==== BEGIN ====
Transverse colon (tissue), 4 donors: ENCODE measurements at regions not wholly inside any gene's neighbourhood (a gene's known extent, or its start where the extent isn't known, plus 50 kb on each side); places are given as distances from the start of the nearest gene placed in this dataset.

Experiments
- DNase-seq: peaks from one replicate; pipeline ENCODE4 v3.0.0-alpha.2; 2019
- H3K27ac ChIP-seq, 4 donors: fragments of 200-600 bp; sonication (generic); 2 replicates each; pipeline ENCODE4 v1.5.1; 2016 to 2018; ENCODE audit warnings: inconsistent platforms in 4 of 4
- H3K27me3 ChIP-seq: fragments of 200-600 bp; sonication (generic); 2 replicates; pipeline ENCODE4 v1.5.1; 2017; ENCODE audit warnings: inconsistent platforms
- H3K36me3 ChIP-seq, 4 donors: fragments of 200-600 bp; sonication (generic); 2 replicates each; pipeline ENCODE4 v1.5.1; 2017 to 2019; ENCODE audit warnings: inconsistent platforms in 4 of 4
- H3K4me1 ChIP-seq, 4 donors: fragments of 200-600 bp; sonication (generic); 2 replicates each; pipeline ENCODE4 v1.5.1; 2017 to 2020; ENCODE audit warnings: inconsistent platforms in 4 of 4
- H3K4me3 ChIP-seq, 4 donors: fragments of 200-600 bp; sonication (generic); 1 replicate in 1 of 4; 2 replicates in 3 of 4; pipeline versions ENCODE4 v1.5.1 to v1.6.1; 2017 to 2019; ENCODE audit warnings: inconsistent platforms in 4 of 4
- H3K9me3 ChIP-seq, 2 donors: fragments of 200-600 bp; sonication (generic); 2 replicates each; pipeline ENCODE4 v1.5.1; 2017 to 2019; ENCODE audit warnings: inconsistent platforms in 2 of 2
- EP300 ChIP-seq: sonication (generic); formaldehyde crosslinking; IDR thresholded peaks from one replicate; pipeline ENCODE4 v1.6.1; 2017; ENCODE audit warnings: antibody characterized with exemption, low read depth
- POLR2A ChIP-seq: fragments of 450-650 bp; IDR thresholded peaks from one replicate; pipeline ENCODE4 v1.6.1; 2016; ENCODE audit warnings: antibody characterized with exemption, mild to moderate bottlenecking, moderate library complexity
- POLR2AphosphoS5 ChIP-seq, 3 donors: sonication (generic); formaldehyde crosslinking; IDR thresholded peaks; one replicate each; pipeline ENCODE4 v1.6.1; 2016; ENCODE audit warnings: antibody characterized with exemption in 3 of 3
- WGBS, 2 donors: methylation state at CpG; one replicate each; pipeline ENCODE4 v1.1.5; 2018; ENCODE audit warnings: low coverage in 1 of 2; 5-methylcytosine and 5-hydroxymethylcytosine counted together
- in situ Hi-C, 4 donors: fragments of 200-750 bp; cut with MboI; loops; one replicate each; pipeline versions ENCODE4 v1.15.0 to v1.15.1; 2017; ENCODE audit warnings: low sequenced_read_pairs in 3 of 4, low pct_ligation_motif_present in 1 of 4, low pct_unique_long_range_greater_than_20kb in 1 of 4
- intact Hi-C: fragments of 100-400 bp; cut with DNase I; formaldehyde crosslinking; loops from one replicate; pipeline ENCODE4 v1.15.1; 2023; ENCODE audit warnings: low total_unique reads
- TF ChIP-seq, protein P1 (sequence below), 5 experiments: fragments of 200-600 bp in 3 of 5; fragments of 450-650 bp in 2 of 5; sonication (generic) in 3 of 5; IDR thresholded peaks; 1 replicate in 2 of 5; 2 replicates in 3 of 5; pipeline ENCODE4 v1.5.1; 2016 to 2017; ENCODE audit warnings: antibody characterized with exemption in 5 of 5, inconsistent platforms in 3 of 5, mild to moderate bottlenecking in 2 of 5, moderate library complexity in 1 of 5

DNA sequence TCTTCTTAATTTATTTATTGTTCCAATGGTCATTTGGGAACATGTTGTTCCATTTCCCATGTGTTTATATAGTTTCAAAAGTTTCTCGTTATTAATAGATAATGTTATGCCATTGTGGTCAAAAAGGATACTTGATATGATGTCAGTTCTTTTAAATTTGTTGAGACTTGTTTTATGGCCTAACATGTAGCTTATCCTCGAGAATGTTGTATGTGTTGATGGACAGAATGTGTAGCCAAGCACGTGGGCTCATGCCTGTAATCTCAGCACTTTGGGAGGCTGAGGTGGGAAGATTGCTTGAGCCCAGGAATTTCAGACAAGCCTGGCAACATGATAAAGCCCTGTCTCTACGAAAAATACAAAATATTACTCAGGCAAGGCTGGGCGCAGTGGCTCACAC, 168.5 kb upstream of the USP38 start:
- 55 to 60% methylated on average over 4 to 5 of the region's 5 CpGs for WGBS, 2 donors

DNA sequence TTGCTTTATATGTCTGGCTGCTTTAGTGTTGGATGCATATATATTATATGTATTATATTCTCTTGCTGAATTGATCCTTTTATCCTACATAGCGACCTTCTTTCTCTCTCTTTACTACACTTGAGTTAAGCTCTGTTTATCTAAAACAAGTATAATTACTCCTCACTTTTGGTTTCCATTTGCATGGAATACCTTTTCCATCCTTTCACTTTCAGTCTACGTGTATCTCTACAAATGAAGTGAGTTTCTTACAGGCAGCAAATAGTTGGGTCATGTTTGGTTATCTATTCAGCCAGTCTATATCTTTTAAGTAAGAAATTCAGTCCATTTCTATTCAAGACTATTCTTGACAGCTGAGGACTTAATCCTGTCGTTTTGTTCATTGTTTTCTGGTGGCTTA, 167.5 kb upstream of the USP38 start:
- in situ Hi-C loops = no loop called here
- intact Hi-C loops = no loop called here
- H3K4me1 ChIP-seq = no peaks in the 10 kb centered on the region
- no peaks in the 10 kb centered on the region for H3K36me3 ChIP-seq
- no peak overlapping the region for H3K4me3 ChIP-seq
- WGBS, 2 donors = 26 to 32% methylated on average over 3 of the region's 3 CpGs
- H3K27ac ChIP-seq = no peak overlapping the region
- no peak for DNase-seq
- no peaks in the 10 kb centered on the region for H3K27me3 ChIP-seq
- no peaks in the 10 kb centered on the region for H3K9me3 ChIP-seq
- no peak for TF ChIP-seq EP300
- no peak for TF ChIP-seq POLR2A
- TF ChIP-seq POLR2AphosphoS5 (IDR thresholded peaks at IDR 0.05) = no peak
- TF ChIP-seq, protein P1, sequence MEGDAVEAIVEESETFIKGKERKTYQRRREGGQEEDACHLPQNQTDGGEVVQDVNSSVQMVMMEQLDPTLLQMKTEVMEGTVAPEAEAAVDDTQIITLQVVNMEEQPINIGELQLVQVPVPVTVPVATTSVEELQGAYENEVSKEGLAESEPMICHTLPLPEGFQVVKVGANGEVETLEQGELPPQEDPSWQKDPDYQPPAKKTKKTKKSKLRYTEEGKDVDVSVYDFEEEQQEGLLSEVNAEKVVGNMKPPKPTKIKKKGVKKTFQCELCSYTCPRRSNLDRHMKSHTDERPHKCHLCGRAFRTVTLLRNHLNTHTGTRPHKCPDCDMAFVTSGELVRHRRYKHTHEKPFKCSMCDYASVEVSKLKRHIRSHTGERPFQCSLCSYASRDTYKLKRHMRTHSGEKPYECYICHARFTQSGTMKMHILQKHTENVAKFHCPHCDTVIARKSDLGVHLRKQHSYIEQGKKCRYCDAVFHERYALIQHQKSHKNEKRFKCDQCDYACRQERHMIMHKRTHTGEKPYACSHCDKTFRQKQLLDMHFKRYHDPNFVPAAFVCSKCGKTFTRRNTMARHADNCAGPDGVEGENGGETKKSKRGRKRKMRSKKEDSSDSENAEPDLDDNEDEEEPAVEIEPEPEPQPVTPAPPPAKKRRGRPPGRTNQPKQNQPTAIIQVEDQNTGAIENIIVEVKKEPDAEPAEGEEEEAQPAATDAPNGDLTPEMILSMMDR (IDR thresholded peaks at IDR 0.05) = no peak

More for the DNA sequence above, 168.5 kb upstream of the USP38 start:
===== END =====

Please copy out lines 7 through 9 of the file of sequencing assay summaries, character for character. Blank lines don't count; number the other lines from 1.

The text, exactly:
- H3K4me1 ChIP-seq, 4 donors: fragments of 200-600 bp; sonication (generic); 2 replicates each; pipeline ENCODE4 v1.5.1; 2017 to 2020; ENCODE audit warnings: inconsistent platforms in 4 of 4
- H3K4me3 ChIP-seq, 4 donors: fragments of 200-600 bp; sonication (generic); 1 replicate in 1 of 4; 2 replicates in 3 of 4; pipeline versions ENCODE4 v1.5.1 to v1.6.1; 2017 to 2019; ENCODE audit warnings: inconsistent platforms in 4 of 4
- H3K9me3 ChIP-seq, 2 donors: fragments of 200-600 bp; sonication (generic); 2 replicates each; pipeline ENCODE4 v1.5.1; 2017 to 2019; ENCODE audit warnings: inconsistent platforms in 2 of 2